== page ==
The Arab coalition fighting the self-proclaimed Islamic State of Iraq and Syria (ISIS) is considering sending ground troops to Syria.
In December 2015, Saudi Arabia announced the formation of an alliance made up of some 34 Muslim nations to fight ISIS, and other radical extremist groups, posing threat to international peace and security. The coalition claims the goal of the ground troops in Syria is to liberate towns that have fallen into the hands of ISIS. According to media reports in the Gulf, the United Arab Emirates (UAE) is the leading nation in the coalition pushing for the deployment of the ground troops in Syria.
At a brief meeting held at NATO headquarters among the coalition chaired by the US Defense Secretary, Ashton Carter on February 12, the UEA expressed the desire to have ground troops in Syria, urging Saudi Arabia to support the proposal.
The UAE said its ground troops, made up of special commandos, will focus on recapturing the city of Raqqah, the de facto capital of ISIS. It is expected that these commandos will be integrated with a Saudi Special Forces and local Arab fighters, who are determined to recapture the city.
At the moment, it is unclear how many boots will be sent on the ground in Syria. And to even compound the situation, there seemed to be disagreement within the coalition on sending ground troops.
Al Jazeera reported that Saudi Arabia’s army spokesman, Brigadier General Ahmed Asseri, said his country would only authorize the deployment of ground troops in Syria if there is a consensus in the coalition. General Asseri was quoted as saying “It is too early to talk about such options. Today we are talking at the strategic level.”
Observers say this statement by the Saudi army chief showed the disagreement within the coalition over the deployment, despite the meeting at the NATO headquarters with the Americans.
Since the US-led air campaign began against ISIS in June 2014, the US has also worked to recruit local forces in Syria to fight against the group. Some critics have accused the US of arming extremist groups to exacerbate the war, but Mr Carter has said those who are receiving American support have been scrutinized well.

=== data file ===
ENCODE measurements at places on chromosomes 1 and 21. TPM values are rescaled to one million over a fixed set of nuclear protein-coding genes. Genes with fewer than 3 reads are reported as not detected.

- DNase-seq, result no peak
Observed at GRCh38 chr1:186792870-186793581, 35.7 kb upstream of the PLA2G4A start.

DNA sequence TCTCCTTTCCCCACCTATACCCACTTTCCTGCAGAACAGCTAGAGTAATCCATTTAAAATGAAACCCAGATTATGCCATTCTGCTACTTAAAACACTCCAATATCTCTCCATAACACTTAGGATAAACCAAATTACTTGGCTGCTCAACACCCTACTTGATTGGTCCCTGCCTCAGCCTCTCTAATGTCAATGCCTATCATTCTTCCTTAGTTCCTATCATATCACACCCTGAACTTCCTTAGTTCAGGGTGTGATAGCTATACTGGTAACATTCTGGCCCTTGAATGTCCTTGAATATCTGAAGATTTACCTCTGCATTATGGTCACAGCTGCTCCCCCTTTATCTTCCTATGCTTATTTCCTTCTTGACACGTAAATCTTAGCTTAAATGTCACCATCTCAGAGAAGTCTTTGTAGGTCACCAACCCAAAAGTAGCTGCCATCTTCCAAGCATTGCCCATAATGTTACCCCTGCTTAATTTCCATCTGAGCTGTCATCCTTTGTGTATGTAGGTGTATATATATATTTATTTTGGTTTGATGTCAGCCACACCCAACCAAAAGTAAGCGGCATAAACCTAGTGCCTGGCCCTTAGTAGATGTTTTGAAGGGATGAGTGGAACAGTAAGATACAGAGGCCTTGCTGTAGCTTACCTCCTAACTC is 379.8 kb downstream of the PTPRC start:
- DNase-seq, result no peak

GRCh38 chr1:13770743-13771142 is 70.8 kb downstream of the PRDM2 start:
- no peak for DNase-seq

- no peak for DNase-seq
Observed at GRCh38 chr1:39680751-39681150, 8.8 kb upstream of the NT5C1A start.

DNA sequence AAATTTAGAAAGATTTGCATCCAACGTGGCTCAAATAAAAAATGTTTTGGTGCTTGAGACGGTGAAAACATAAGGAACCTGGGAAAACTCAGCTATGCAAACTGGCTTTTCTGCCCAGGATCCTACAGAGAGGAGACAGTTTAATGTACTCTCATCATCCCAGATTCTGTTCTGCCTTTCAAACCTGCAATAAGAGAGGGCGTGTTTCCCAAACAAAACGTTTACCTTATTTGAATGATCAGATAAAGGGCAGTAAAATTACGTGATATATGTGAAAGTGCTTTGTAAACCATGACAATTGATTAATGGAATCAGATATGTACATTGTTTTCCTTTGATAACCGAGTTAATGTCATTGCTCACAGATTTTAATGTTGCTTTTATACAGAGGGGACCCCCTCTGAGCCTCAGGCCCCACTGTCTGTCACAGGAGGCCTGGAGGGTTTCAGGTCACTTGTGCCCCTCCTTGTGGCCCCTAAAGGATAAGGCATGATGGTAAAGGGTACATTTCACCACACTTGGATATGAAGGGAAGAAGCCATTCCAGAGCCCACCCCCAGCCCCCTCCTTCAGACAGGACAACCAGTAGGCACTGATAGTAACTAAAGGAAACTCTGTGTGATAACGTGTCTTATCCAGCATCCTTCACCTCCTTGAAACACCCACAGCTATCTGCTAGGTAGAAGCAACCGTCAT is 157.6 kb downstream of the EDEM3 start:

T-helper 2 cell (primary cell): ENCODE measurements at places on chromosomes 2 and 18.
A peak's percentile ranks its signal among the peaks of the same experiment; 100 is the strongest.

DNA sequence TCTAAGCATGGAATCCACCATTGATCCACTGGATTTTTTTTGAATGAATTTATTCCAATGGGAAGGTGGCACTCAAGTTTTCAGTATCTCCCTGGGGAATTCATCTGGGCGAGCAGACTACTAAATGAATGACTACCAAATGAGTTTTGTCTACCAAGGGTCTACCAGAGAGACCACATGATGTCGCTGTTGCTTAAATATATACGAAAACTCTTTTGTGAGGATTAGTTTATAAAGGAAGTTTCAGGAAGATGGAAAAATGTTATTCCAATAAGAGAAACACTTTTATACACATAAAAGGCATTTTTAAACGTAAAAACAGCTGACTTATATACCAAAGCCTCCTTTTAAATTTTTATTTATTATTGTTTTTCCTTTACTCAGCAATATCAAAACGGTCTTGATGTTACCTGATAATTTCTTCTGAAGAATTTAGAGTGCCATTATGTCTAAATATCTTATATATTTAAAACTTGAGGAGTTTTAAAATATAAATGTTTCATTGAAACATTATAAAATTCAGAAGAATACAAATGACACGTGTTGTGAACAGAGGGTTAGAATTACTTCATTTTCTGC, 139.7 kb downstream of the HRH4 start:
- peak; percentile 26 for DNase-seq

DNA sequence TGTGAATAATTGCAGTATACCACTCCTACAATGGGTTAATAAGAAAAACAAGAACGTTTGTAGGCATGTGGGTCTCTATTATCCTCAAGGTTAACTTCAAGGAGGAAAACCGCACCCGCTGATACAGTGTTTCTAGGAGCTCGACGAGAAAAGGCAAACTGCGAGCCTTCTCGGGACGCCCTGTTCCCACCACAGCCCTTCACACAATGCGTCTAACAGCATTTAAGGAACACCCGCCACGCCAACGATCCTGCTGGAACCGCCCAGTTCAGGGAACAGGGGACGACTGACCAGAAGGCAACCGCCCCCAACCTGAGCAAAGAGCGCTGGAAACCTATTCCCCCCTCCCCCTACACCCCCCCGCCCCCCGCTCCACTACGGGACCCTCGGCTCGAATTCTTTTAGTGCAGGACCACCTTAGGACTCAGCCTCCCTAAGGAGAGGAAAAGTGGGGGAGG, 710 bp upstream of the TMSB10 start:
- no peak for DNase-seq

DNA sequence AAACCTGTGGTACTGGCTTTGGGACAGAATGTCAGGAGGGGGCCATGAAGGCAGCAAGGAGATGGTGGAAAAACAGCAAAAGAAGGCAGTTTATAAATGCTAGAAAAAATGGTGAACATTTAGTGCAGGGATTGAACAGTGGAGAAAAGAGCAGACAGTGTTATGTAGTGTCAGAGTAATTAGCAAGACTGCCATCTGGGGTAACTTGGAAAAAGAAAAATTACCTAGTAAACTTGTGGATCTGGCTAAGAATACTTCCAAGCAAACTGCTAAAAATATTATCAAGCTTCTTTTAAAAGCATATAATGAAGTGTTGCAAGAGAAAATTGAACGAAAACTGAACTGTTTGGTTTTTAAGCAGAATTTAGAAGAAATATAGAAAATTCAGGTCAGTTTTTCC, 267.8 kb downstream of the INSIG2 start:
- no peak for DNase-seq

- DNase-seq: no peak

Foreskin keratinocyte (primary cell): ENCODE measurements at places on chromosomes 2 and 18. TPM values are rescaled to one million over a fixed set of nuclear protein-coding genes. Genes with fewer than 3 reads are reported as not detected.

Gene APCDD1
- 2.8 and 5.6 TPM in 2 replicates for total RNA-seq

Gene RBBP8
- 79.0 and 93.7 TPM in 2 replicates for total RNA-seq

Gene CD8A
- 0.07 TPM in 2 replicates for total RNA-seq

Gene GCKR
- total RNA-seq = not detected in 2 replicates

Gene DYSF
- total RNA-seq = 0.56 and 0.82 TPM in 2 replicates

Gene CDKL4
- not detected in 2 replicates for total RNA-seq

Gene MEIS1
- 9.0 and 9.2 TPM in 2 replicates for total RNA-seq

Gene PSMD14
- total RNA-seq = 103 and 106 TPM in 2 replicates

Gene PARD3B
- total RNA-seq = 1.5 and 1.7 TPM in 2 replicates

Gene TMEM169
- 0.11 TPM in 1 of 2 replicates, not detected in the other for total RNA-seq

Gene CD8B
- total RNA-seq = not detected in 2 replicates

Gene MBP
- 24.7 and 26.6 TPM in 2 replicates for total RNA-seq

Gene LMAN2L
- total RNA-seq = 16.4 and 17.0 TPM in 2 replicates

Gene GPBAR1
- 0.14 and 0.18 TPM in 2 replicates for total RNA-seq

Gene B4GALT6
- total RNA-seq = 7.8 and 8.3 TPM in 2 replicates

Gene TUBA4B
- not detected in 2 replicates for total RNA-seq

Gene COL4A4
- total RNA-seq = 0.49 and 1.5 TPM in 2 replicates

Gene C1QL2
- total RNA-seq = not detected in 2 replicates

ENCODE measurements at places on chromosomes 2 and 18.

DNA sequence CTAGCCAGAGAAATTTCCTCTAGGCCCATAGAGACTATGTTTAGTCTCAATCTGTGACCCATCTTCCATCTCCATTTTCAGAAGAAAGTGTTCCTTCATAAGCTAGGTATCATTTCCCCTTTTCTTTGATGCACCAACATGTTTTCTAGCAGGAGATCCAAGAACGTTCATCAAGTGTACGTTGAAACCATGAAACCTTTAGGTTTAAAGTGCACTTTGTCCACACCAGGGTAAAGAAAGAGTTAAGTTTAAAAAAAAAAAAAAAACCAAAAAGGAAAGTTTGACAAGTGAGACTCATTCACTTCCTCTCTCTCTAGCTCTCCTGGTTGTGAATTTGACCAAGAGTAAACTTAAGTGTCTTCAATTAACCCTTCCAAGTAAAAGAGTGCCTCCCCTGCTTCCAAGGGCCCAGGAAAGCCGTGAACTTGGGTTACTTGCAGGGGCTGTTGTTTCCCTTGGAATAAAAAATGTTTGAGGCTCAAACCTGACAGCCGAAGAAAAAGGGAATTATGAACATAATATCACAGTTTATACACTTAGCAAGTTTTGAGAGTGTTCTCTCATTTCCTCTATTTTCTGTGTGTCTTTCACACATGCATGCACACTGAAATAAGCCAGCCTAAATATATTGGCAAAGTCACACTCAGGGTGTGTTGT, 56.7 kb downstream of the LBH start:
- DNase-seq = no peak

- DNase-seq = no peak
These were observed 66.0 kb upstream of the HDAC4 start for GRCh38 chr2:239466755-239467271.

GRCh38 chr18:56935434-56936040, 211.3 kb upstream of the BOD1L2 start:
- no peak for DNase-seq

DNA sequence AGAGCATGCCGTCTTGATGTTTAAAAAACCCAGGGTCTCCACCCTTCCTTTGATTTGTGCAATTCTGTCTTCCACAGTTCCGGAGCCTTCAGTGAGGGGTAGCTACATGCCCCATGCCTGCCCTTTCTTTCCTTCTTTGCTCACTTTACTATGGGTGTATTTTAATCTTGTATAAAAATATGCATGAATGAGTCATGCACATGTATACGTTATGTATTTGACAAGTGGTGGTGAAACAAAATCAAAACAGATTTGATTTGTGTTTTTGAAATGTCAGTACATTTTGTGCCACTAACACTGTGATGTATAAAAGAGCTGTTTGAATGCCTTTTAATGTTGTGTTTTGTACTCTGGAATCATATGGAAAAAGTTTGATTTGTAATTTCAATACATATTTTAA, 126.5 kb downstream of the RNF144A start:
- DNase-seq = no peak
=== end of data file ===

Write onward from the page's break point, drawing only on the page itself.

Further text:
Meanwhile, the Russian Prime Minister, Dmitry Medvedev has warned that the deployment of any foreign ground troops in Syria could result in a world war.
In an interview published by the German newspaper Handelsblatt, PM Medvedev was quoted as saying “a ground operation draws everyone taking part in it into a war. The Americans and our Arab partners must consider whether or not they want a permanent war”.
The Russians too, are in Syria fighting against ISIS, and other rebel groups opposed to the Syrian regime of Bashar al-Assad. Mr Medvedev also criticized the US’s refusal to collaborate with Russia in the fight against ISIS in Syria. He said the relationship between Russia and the US-led coalition in Syria is not good, stating there needs to be closer collaboration in order to defeat ISIS in the region.
The Syrian civil war began in the early spring of 2011. It was a nationwide protest against President Assad’s government; however, it soon degenerated into an armed conflict, with rebel forces vowing to remove Assad from power. It has been estimated that between 140,000 and 350,000 people have died so far from the conflict. In March 2015, Al Jazeera estimated that some 10.9 million Syrians—almost half the population—have been displaced, and 3.8 million have been made refugees in other countries.
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